IDENTIFYING RED FLAGS AND SYMPTOMS OF FRAUD
When we refer to red flags, it means the various situations or conditions that, over the years, have consistently been shown to be contributing factors to fraud, waste and abuse. By themselves, they don’t necessarily mean anything, but the more that are present, the higher the risk that fraud, waste and abuse is occurring, or could occur.
There are two general categories of offenders – internal and external. Many government programs have external customers, such as contractors, grantees, or others who potentially can misrepresent facts to obtain money they are not entitled to. Internal offenders are people who use their positions within an organization for personal enrichment through the deliberate misuse or misapplication of the organization’s resources or assets. The red flags identified here ought to aid in identifying fraud in both categories of offenders.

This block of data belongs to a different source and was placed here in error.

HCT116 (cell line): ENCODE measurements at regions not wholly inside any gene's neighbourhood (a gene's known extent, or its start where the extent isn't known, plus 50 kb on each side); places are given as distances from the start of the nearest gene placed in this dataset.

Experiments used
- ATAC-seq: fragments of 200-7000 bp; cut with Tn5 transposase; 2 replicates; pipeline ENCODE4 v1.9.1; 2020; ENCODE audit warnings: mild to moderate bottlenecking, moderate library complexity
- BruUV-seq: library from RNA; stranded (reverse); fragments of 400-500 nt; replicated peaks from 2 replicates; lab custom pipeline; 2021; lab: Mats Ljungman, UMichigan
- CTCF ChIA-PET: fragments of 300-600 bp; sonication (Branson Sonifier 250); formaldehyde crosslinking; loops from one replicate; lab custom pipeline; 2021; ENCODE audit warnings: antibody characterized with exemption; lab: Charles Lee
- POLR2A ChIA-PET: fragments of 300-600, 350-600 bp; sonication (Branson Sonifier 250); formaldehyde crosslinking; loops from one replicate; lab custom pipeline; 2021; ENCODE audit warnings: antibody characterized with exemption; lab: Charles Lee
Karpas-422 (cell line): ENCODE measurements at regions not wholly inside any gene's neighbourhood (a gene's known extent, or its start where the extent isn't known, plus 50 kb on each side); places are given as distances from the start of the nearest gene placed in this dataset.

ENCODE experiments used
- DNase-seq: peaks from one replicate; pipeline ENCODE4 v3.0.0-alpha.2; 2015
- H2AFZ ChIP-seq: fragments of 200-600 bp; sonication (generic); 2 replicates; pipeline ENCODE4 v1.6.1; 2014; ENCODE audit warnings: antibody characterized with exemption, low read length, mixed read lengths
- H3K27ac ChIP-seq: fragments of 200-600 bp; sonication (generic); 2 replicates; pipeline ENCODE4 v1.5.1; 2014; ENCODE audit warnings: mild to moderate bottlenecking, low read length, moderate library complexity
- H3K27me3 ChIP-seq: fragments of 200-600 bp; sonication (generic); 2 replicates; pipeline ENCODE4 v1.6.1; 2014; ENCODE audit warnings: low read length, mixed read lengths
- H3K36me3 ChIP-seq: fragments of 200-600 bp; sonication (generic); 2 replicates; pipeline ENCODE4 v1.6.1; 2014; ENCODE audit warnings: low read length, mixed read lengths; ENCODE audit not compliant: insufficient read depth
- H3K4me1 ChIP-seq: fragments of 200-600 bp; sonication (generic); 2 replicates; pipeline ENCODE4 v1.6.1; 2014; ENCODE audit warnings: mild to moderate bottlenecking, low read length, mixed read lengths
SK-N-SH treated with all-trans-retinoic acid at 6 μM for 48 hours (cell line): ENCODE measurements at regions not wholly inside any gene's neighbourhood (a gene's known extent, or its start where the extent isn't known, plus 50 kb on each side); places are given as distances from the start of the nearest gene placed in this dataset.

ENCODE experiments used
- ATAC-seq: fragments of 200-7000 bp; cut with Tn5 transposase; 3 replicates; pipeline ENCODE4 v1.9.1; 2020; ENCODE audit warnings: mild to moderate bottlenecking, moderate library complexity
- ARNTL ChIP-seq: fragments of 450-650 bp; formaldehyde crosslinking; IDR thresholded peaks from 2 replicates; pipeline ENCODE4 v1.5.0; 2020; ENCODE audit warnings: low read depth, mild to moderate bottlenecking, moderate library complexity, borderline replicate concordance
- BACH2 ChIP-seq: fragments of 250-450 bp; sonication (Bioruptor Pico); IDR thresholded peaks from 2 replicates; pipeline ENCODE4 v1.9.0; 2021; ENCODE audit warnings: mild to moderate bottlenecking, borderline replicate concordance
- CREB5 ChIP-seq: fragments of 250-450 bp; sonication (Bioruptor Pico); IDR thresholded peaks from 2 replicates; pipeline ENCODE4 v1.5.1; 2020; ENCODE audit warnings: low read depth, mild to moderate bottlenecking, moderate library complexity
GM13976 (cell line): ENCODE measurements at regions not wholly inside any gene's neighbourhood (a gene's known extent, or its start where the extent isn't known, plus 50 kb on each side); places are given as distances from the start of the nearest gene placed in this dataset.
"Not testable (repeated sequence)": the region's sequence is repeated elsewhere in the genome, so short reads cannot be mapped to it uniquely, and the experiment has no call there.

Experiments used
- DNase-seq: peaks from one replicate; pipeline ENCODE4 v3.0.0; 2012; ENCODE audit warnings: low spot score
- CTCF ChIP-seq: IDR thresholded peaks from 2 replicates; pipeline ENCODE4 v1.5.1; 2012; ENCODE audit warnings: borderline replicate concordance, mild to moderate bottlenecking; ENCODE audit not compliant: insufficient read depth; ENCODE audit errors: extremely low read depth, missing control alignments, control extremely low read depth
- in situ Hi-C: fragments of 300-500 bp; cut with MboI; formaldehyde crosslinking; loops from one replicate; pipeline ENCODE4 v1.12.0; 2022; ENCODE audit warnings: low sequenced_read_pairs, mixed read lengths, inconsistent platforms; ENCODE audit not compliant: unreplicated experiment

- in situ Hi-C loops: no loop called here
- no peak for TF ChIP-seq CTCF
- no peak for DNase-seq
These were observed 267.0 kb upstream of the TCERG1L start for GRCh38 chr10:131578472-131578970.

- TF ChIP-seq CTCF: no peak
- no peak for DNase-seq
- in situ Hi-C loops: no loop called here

Opportunity Red Flags
Fraud Conducted By Employees against the Organization
• Familiarity with operations (including cover-up capabilities and in a position of trust)
• Close association with suppliers and other key people
• Rapid turnover of key employees either by quitting or firing
• No mandatory vacations, periodic rotations, or transfers of key employees
• Inadequate personnel-screening policies when hiring new employees to fill positions of trust
• Operating on a crisis basis
• Unrealistic productivity measurements
• Poor compensation practices
Fraud Conducted By Individuals On Behalf Of The Organization